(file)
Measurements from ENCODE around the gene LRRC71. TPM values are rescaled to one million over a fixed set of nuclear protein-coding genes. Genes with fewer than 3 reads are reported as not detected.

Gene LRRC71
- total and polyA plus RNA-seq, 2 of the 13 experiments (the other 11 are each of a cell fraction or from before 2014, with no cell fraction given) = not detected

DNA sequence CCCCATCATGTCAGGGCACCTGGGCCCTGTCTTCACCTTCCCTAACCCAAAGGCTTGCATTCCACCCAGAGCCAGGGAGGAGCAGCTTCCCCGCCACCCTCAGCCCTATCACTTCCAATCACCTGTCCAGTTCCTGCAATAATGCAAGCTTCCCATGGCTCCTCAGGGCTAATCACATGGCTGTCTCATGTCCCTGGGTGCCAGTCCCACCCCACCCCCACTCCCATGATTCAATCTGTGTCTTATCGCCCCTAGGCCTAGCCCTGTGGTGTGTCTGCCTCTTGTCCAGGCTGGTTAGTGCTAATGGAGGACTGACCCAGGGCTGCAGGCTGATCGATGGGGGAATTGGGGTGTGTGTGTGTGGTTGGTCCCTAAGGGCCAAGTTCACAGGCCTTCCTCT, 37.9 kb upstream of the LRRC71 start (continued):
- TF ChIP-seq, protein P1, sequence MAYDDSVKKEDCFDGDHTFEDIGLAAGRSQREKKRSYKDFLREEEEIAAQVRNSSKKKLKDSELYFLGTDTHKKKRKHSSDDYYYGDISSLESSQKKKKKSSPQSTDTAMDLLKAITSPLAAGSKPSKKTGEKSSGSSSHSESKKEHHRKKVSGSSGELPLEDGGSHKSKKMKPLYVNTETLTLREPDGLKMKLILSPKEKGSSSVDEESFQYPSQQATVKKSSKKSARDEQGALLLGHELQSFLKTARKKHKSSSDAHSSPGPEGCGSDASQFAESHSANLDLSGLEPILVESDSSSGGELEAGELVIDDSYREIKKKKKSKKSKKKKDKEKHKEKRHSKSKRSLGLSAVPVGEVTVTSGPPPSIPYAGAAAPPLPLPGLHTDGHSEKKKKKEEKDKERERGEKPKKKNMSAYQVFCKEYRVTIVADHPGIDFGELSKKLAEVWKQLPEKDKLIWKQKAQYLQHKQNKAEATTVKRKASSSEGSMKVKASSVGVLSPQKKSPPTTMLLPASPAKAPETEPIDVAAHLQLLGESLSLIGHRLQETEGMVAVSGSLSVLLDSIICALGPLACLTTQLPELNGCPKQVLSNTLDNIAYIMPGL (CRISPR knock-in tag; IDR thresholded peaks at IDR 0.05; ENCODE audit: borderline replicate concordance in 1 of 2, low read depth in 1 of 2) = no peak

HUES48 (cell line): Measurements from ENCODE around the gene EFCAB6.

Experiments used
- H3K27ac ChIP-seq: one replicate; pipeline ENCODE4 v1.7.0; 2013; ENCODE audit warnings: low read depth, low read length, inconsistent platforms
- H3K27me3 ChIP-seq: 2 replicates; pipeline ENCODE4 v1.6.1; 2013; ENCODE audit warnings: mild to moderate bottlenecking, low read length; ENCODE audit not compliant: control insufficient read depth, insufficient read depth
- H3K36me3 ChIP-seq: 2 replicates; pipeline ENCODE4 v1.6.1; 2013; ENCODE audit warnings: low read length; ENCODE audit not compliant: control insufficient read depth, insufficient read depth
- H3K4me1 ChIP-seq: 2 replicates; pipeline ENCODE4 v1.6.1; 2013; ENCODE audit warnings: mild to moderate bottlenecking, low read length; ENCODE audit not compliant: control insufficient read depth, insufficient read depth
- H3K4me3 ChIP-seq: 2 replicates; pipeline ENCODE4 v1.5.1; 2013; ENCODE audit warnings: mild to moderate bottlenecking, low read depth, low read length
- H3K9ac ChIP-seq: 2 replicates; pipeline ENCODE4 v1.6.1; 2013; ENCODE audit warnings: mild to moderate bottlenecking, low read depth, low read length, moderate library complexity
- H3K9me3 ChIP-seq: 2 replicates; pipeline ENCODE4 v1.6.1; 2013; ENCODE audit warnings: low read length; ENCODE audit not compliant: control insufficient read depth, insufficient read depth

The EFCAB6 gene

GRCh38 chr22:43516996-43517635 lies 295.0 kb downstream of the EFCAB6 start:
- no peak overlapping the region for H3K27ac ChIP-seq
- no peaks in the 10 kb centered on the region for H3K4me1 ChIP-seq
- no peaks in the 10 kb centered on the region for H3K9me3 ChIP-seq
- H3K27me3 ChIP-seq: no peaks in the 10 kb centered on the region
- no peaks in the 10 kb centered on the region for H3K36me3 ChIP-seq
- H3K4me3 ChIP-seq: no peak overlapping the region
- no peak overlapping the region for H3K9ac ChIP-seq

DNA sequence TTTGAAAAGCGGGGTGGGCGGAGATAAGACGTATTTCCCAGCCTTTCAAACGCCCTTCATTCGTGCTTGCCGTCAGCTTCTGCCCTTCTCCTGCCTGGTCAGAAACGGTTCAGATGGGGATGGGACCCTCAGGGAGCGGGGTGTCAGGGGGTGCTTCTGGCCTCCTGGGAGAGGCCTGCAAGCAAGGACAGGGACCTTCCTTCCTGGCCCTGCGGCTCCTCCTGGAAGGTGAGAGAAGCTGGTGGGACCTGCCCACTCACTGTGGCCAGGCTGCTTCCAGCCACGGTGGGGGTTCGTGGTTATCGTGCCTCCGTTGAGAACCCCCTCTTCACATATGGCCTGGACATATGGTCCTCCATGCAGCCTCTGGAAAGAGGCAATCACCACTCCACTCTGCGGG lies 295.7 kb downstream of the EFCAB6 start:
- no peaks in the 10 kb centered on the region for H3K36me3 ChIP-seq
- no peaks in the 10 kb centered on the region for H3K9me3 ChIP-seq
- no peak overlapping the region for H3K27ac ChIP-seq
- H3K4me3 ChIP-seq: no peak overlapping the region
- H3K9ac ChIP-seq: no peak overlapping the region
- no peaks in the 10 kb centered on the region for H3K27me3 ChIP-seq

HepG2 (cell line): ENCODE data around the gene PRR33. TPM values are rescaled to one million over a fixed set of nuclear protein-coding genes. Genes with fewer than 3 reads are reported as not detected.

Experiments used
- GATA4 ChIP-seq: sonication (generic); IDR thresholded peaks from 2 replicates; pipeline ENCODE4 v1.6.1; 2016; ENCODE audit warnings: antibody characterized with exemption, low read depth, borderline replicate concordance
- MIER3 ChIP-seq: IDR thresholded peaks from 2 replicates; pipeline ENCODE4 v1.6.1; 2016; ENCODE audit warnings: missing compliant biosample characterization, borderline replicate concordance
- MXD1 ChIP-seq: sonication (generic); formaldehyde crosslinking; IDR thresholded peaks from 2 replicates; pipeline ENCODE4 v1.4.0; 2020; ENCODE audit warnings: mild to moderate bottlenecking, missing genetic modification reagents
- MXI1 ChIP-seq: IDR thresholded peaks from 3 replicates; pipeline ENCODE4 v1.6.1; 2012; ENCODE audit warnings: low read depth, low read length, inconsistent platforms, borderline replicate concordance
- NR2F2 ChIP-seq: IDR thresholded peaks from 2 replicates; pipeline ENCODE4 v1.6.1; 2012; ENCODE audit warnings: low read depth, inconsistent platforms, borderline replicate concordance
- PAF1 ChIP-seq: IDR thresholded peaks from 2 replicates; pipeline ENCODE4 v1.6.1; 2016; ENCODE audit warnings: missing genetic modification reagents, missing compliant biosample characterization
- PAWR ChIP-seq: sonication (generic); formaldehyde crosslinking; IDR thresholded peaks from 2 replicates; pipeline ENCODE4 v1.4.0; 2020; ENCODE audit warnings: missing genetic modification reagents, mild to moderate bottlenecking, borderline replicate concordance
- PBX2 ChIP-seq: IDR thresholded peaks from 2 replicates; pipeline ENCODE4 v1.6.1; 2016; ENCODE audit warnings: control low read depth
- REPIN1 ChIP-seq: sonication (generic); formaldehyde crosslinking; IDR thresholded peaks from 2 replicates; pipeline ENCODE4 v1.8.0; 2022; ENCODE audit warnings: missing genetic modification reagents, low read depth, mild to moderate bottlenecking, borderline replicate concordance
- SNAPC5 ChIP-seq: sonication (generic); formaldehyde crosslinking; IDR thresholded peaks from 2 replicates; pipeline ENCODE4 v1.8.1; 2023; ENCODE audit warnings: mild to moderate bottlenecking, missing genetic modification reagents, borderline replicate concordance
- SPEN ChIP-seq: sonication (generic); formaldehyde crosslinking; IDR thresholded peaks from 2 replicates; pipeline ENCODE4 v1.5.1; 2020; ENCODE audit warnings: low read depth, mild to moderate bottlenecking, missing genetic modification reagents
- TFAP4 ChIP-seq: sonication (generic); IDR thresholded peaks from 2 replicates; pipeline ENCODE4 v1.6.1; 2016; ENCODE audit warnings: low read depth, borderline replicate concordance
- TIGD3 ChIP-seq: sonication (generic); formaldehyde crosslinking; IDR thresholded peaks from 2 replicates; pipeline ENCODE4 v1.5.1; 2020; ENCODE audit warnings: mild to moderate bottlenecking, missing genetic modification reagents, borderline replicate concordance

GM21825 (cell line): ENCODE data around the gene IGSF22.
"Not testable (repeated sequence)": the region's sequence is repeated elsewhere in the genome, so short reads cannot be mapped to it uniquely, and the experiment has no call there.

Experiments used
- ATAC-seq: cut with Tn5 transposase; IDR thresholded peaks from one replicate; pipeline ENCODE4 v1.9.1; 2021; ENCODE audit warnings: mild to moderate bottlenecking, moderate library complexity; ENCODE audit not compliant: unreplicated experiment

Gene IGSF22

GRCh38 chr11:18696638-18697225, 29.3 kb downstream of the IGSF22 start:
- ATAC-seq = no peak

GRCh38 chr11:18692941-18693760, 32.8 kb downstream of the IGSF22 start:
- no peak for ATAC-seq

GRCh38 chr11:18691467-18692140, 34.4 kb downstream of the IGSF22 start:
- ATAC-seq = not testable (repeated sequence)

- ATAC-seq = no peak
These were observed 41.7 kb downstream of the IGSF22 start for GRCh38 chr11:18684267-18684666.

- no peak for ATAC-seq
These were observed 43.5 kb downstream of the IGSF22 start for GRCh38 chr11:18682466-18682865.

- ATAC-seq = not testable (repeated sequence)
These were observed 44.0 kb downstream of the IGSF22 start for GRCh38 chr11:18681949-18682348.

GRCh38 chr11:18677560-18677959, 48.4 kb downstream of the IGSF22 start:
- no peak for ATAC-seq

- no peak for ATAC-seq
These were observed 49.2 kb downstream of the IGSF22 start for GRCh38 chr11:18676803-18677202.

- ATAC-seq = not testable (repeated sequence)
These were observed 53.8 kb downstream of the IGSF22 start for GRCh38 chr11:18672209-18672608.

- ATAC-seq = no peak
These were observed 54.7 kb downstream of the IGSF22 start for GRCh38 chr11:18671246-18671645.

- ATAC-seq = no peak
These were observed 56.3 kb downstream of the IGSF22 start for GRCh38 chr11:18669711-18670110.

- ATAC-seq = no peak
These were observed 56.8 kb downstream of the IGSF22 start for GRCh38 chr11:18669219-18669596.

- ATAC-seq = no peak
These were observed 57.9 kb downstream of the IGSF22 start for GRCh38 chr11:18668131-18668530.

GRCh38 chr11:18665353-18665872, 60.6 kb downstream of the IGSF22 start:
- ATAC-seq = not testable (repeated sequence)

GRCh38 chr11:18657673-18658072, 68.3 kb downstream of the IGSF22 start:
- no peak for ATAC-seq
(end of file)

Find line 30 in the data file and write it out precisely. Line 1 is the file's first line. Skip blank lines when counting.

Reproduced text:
- no peaks in the 10 kb centered on the region for H3K27me3 ChIP-seq